Listen to your gut instinct. A single rejection doesn't mean there is something wrong with you as a person (she may like you but not know how to express it!). However, if you experience repeated rejections, you may want to address your grooming, your mannerisms with women, or even your whole approach. It could be that you're doing something wrong and that's always easy to fix.


"I had two shift partners, one of whom ended up being my future wife. At the time, she had a boyfriend and I had a girlfriend, so while I thought she was cute, there was never any weird flirty tension. We shared one four-hour shift a week for about two years. Without really intending to, we became good friends because of the experiences we shared assisting clients and talking about our lives outside the hotline in between calls. Around the time she left the hotline, we both coincidentally went through breakups. We went from commiserating about our hotline work to commiserating about being single. Then one night she came over, we hooked up, and about a year and a half later we were married. I think what worked about meeting that way was that things developed really organically, because neither of us were there to meet people. We bonded over the work we were doing and the stuff we discovered we had in common over the years."
What Real Men Say: "Salsa dancing is part of my culture," says Javier, 26. "So when my sister's friend opened a dance studio in our neighborhood I came for the grand opening and complimentary salsa class -- and had so much fun that I ended up buying a class package. As one of the only men in the class, I had my pick of partners which was nice, and made a lot of friends during my time there. Around my fifth or sixth class we all planned on meeting up at a salsa club after class to try out what we had learned, and I saw my current girlfriend Ramona there with her group of friends -- one of which knew one of the class members I was out with. She introduced us, and we danced together until 2 a.m. when the club closed down. We've been together ever since."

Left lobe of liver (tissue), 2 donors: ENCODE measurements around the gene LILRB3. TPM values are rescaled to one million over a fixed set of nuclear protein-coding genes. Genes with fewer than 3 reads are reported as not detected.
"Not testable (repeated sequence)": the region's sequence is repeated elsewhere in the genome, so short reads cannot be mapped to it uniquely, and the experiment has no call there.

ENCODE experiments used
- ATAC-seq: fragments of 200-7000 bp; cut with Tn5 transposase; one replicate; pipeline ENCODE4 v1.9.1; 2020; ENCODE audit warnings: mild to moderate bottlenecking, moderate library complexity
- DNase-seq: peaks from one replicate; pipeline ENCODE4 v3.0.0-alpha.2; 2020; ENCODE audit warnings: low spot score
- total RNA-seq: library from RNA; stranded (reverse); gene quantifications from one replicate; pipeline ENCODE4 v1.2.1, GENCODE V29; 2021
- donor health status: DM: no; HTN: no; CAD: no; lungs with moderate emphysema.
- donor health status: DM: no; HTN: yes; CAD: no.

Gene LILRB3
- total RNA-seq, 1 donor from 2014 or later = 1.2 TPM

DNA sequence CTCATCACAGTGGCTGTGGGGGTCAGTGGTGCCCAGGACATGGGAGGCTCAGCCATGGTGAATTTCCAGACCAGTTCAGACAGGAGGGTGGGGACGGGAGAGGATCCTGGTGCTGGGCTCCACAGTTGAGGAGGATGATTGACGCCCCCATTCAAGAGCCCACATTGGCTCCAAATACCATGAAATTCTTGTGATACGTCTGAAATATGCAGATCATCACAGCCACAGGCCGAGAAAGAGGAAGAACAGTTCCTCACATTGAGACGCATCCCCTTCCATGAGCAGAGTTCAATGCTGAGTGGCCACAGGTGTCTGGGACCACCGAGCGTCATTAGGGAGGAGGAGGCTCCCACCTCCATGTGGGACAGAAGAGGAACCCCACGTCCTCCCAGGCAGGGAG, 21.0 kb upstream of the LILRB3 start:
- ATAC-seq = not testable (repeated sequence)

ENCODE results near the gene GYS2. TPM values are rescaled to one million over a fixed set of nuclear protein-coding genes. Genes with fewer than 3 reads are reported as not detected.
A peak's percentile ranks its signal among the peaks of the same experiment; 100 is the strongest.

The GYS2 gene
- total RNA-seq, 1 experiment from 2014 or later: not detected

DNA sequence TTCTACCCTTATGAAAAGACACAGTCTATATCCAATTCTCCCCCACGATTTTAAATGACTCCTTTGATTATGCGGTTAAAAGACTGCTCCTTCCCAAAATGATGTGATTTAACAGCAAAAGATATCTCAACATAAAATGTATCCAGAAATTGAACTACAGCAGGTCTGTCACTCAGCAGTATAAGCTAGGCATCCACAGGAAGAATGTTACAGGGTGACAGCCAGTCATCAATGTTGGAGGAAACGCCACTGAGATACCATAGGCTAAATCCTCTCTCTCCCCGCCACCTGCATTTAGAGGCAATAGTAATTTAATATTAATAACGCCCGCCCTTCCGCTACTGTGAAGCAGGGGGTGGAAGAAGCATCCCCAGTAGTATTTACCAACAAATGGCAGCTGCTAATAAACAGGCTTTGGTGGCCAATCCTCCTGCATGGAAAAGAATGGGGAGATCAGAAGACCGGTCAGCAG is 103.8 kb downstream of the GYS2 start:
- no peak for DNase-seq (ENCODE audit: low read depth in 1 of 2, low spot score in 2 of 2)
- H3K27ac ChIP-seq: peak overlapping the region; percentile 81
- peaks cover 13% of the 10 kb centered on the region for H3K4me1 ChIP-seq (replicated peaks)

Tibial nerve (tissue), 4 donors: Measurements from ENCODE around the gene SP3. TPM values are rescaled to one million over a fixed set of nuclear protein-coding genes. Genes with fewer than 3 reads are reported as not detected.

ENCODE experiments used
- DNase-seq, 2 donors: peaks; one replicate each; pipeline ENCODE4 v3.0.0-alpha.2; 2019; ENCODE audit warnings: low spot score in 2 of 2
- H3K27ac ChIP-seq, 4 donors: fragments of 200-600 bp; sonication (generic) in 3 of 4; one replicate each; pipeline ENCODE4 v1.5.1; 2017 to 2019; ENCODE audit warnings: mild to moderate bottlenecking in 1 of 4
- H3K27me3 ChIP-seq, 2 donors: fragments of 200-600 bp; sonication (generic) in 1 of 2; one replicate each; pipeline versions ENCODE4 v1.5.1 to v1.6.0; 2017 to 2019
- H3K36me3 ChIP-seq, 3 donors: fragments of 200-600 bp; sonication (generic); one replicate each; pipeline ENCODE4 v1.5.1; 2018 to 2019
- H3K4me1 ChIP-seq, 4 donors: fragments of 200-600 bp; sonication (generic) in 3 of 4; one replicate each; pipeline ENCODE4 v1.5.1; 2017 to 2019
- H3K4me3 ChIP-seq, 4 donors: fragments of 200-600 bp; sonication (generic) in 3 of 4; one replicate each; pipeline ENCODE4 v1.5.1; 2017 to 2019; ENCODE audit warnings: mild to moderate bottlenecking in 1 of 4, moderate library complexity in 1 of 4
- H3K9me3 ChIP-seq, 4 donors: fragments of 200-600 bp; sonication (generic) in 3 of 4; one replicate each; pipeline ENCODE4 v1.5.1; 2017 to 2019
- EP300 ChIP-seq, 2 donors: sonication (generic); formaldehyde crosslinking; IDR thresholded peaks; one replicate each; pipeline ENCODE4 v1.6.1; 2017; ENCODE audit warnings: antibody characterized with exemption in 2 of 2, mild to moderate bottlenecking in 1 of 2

Let your friends know that you’re open to meeting people—if you don’t, many will assume you’re happily single—but don’t ask them to set you up on completely blind dates. “Ask for a phone number or an email address so you can make the plans and feel her out a bit,” Van Kirk says. “You want to be sure that going on a blind date is worth both of your time.”
You are on the hunt and don't let anything get in the way! If you are still struggling with approaching women in public (and you are definitely not alone) there are a few books that made a huge difference in our success with older women. You could take a blanket along and lounge around while Fido does his thing, or you can actively seek the attention of an older woman by asking her a question or two about her own pet.
But it's not just the friend famine that's starving our sex lives. Socially inbred crews are detrimental, too. "In a tightly knit group, you know the same people," says Parks. "Your friends can't introduce you to women you don't already know." That's why access to a new resource, whether it's an unadvertised job opening, a lead on a house listing, or an introduction to a woman you might click with, is more likely to come through casual friends than close ones. It's what social-network theorists call "the strength of weak ties," and the greater the number of unique casual connections you have, the better positioned you are to benefit. These types of people are essentially network bridges, says Parks. They connect you to women you might not otherwise have met through your close friends. The secret isn't blind dates and setups; it's party invites and casual introductions.
Daily places where conversations might be possible with women include the laundromat, waiting at a bus stop, shopping (including saying hi to the shop assistant you fancy so much), working out at the gym, walking your dog, clearing up your front yard as she passes by, the library, the video store (you already know her taste in movies), large outdoor events and pursuing recreational/sporting activities.
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